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'Halo' is a masterclass for TV genre writers

June 2, 2022
Photo courtesy of Adrienn Szabo / Paramount+
4 min read time

Paramount+ has introduced its TV adaptation of Xbox's Halo to an entirely new audience while hoping to enhance the expansive world for its longtime gamer fans.

Therein lies part of what makes Halo such a fantastic study for screenwriters: the built-in mythology spanning the video game's 20-year existence that also transcends into novels and comic books. This gives Halo the series a galaxy’s worth of rich characters, lessons in world-building, and a story engine to mine from. The series adaptation is a masterclass in layering in backstory thanks to showrunner Steven Kane, along with creative support from Kyle Killen’s original series concept and executive producer Kiki Wolfkill.

But having backstory isn’t enough, especially when that backstory is largely devoted to a world that gamers have already immersed themselves in before watching on their screens. For this reason, the show takes its time with its character development, as well as generating enough plot to span beyond season one - a significant feat considering Halo’s epic scope.


From Pilot to Finale: The arc within Halo

Season one feels more like a nine-part movie than a traditional network show, which is a structure we see more and more from streamers banking on bingers hitting “next episode.” But how do you create a throughline capable of spanning roughly nine hours of television while also giving each episode a satisfying conclusion? It’s a daunting responsibility for any writers room and executed deftly with Kane at the head of the table.

Halo features several mini-story arcs within the larger narrative that seamlessly play into the world-building. It can be tricky for a screenwriter to pick and choose from two decades of material to work with, narrowing it down to which story to tell in just one season. But the answer rings crystal clear across good storytelling: focus on character.


The humans under the helmets

“Character-driven” pretty much defines the Halo series so far. One of the leading factors in making the show so divisive in its fan base is the lead himself: Master Chief Petty Officer John-117 (played by Pablo Schreiber). While in the game, we’re him. Here, we see him.

In a recent interview with Final Draft, Kane expanded on how he took the game’s quintessential character and made him accessible.

“[Master Chief] starts off as just a professional soldier warrior. No emotion. No deep thought, just strategic thought,” Kane explains. “And then this event happens to him, and he starts to get a peek inside the helmet with us and starts to find his deepest memories of childhood and things that sort of rock him. And then when he removes his emotional suppressive, suddenly the full human experience is open to him. And so now we get to watch as various elements of what all of us take for granted as human beings are happening to him. [With the story] we were saying, 'Look, let's discover this guy together.'”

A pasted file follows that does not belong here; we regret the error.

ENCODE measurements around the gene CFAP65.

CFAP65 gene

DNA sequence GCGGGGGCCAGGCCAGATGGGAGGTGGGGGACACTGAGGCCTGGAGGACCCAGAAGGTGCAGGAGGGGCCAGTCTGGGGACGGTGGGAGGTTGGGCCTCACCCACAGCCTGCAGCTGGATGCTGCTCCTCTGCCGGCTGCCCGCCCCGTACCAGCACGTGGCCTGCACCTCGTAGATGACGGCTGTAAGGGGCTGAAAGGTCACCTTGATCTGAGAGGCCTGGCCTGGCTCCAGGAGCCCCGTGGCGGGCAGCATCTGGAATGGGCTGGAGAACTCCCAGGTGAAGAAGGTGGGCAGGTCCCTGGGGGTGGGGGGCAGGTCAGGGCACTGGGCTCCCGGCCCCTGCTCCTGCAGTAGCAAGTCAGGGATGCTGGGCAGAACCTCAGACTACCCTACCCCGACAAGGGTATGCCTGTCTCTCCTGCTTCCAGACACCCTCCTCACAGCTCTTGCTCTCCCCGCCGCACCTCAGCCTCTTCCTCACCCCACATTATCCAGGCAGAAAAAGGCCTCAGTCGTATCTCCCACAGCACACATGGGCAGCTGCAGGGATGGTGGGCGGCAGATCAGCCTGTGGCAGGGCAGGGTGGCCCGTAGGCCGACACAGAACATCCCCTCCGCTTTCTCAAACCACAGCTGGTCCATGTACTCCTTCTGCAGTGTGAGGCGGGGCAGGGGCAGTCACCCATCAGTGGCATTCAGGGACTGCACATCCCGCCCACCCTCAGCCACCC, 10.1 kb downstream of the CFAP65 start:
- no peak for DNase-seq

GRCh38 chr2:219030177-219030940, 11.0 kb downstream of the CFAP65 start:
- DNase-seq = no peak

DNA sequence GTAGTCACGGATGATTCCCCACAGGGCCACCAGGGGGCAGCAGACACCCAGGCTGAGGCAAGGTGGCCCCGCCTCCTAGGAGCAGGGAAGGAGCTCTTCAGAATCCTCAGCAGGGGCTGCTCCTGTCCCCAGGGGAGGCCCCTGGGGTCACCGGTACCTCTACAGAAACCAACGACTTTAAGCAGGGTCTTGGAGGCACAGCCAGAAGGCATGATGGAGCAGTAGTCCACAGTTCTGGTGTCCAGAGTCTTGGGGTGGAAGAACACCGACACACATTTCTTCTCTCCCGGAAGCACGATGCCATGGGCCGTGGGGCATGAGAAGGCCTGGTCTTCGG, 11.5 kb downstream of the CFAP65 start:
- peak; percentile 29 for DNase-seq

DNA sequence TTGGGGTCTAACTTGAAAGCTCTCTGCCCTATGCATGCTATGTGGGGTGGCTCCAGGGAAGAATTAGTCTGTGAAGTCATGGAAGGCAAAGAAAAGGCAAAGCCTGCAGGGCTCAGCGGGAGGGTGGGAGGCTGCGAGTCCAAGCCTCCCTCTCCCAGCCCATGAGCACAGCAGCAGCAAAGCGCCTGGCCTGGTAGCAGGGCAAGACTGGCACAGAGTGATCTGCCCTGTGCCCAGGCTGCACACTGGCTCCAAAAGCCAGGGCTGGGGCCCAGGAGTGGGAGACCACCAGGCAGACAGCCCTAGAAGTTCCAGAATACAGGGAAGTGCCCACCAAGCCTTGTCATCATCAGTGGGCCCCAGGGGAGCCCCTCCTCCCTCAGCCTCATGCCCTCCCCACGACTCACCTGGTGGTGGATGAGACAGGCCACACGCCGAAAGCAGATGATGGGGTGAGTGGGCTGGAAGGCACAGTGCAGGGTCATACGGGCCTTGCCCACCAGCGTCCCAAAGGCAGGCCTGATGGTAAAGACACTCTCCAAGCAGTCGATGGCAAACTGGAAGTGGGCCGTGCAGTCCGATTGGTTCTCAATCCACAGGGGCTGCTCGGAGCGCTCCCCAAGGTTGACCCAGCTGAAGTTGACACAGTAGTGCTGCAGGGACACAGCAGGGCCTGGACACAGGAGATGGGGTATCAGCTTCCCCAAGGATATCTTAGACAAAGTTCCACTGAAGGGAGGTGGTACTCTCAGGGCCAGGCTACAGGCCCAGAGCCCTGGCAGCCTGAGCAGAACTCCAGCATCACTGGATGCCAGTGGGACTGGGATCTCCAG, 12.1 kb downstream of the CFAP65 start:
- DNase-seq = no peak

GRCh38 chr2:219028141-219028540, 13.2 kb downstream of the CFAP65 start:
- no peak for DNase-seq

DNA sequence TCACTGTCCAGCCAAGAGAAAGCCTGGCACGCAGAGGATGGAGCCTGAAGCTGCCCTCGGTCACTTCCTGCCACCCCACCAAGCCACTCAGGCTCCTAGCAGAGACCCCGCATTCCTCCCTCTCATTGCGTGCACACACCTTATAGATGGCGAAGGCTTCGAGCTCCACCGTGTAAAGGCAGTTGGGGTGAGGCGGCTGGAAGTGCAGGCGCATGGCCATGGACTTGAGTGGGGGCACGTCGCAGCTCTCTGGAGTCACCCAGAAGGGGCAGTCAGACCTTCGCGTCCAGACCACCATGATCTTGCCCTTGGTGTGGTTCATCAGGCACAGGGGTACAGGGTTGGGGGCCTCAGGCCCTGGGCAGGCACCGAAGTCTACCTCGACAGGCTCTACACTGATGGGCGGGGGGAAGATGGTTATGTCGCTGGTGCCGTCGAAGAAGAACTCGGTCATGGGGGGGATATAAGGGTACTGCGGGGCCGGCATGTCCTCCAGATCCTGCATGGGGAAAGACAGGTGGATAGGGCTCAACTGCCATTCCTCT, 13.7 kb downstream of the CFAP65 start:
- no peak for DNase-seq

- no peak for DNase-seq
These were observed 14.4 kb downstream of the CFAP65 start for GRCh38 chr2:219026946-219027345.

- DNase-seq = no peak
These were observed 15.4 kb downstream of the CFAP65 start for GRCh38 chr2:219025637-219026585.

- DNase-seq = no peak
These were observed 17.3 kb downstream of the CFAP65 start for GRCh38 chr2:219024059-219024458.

And John discovers a lot of human emotion within the first season. Through his interactions with various characters, he discovers betrayal, love, loyalty, and empathy, among others. From Halsey (Natascha McElhone) to his Spartan teammates, especially Kai-125 (Kate Kennedy), he begins to see himself and those around him differently.

One of the most interesting ways the series tackles John’s character arc is through Cortana (voiced by Jen Taylor). By juxtaposing his “awakening” with that of the AI implanted in his neural pathways, questions of humanity and morality are brought to the surface. She’s designed to learn, and oh, does she ever.

As the best artificial intelligence tends to do, it eclipses our expectations. But screenwriters take note; with a start-to-finish watch, we’re told from the very beginning just what Cortana is going to do. It’s the how that makes it worthwhile — and explicitly lays out the show’s theme.


A whole new world: The Silver Timeline

The B-story of Kwan Ha (Yerin Ha), is the catalyst that changes everything for John. On a mission to save her planet Madrigal, we get an entirely new perspective of the Halo universe: One that isn’t UNSC or their alien Covenant threat. Kwan makes viewers question who the good guys really are. Once her journey splits from John, they each undergo a story unique to this Silver Timeline. Her journey is a deep dive into the details of the Halo universe and represents just how extensive research and imagination writers need to create an authentic audience experience.


To be continued…  

You also can’t talk about Halo without acknowledging the incredible fight sequences in several episodes. While the world of video games is an entirely different medium with its own creative teams and ingenuity, adapting those kinds of intense first-person experiences to the screen is a collaboration between those behind the writing, directing, cinematography and effects. Everything about these scenes in Halo feels different than the rest of the series, right down to the extreme color palettes. From development hell to a second season pick-up before the first even dropped, Halo’s future looks brighter than Master Chief’s currently does…

Stream Halo now on Paramount+


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